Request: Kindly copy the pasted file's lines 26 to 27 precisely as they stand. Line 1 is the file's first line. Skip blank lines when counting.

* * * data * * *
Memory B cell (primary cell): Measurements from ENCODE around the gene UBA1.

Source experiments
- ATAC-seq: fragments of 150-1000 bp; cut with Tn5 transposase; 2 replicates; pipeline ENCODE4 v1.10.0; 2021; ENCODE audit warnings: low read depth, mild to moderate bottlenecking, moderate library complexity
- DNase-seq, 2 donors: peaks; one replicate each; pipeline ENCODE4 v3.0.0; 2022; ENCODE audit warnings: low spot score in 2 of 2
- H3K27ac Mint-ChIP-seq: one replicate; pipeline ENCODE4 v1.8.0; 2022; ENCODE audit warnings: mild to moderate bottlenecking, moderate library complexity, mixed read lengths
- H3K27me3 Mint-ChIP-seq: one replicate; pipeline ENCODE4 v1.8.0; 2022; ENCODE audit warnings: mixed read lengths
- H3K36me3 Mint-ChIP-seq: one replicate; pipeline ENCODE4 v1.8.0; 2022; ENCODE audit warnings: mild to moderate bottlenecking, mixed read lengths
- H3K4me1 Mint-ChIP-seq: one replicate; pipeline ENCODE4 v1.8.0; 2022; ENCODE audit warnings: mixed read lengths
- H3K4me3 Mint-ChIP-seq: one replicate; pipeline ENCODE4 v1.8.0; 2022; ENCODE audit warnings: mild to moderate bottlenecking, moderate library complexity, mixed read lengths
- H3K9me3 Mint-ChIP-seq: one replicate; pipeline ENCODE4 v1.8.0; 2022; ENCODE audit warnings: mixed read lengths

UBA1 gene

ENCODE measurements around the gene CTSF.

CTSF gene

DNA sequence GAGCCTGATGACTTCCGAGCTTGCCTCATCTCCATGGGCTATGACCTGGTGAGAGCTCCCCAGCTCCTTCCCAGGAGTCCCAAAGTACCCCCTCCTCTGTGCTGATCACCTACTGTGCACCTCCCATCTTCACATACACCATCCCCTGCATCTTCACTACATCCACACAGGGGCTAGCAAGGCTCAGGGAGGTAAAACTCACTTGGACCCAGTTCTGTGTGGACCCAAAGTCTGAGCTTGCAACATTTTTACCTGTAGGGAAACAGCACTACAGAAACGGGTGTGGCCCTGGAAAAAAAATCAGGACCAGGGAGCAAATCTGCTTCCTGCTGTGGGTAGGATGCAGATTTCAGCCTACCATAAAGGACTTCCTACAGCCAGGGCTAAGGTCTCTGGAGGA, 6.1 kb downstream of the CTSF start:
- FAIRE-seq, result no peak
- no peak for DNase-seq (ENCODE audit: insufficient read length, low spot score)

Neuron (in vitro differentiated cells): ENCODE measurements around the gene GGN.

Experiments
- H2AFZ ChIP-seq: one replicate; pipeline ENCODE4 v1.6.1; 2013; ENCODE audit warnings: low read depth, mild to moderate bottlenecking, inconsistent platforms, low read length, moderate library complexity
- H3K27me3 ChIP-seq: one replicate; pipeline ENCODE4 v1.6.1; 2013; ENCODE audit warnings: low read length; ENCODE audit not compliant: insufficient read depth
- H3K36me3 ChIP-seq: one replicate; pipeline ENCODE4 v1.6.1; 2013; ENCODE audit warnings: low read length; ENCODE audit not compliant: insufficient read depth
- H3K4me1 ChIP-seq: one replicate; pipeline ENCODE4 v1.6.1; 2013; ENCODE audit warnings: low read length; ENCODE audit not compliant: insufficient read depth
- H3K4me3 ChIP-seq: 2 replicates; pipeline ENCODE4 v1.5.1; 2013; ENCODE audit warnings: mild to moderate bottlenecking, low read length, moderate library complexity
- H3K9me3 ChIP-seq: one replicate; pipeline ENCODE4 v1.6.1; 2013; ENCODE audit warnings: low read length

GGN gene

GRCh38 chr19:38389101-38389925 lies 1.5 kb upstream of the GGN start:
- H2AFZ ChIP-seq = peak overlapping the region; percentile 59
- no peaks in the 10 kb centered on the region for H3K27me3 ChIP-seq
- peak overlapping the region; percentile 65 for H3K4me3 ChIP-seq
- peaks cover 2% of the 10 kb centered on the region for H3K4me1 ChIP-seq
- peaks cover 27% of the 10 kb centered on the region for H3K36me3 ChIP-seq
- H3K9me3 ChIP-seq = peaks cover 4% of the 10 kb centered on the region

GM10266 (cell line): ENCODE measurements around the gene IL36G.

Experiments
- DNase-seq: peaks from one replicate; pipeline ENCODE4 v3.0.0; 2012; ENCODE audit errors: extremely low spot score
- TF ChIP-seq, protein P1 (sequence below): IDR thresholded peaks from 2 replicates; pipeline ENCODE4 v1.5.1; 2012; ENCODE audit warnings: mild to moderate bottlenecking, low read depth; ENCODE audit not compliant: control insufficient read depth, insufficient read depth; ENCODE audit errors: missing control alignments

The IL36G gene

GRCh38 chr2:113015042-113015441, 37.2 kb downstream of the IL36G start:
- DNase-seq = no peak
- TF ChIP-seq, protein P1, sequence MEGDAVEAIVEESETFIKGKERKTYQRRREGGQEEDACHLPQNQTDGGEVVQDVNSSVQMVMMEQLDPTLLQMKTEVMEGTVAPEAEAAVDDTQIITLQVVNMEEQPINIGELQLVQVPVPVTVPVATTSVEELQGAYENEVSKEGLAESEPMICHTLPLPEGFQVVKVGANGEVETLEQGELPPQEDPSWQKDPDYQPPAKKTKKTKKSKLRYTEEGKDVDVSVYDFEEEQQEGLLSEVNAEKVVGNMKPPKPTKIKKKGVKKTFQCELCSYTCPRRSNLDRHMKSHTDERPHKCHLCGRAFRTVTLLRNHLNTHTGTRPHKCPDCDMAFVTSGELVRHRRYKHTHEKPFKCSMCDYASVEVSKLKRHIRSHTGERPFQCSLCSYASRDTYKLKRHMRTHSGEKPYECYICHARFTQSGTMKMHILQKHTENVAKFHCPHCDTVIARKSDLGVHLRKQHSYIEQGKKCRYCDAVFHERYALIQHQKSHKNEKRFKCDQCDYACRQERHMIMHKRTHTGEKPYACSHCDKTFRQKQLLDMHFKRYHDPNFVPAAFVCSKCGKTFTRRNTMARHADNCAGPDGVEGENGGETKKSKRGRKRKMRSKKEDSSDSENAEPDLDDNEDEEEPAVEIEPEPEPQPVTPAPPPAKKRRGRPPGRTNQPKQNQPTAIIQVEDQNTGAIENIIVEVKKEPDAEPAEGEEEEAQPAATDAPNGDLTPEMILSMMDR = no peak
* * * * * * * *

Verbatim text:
GRCh38 chr19:38389101-38389925 lies 1.5 kb upstream of the GGN start:
- H2AFZ ChIP-seq = peak overlapping the region; percentile 59